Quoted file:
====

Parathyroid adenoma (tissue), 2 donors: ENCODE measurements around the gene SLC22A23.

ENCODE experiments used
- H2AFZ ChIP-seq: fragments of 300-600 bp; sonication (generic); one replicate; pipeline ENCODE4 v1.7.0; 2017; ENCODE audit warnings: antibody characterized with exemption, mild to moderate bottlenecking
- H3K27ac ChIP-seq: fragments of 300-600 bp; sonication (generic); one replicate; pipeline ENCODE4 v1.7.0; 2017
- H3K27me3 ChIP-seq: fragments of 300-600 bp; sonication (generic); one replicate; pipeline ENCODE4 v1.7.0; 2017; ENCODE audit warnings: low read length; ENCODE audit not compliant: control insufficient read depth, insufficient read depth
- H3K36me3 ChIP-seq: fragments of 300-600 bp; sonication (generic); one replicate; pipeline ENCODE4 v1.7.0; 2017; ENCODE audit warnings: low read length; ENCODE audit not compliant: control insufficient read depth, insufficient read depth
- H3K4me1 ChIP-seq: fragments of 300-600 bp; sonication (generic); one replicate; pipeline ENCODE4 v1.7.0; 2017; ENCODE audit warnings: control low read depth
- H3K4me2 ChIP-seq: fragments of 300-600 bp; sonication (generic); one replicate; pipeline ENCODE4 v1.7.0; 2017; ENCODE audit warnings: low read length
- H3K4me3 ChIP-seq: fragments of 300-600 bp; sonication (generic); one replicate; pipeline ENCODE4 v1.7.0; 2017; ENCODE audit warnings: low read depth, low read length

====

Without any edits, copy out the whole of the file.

Parathyroid adenoma (tissue), 2 donors: ENCODE measurements around the gene SLC22A23.

ENCODE experiments used
- H2AFZ ChIP-seq: fragments of 300-600 bp; sonication (generic); one replicate; pipeline ENCODE4 v1.7.0; 2017; ENCODE audit warnings: antibody characterized with exemption, mild to moderate bottlenecking
- H3K27ac ChIP-seq: fragments of 300-600 bp; sonication (generic); one replicate; pipeline ENCODE4 v1.7.0; 2017
- H3K27me3 ChIP-seq: fragments of 300-600 bp; sonication (generic); one replicate; pipeline ENCODE4 v1.7.0; 2017; ENCODE audit warnings: low read length; ENCODE audit not compliant: control insufficient read depth, insufficient read depth
- H3K36me3 ChIP-seq: fragments of 300-600 bp; sonication (generic); one replicate; pipeline ENCODE4 v1.7.0; 2017; ENCODE audit warnings: low read length; ENCODE audit not compliant: control insufficient read depth, insufficient read depth
- H3K4me1 ChIP-seq: fragments of 300-600 bp; sonication (generic); one replicate; pipeline ENCODE4 v1.7.0; 2017; ENCODE audit warnings: control low read depth
- H3K4me2 ChIP-seq: fragments of 300-600 bp; sonication (generic); one replicate; pipeline ENCODE4 v1.7.0; 2017; ENCODE audit warnings: low read length
- H3K4me3 ChIP-seq: fragments of 300-600 bp; sonication (generic); one replicate; pipeline ENCODE4 v1.7.0; 2017; ENCODE audit warnings: low read depth, low read length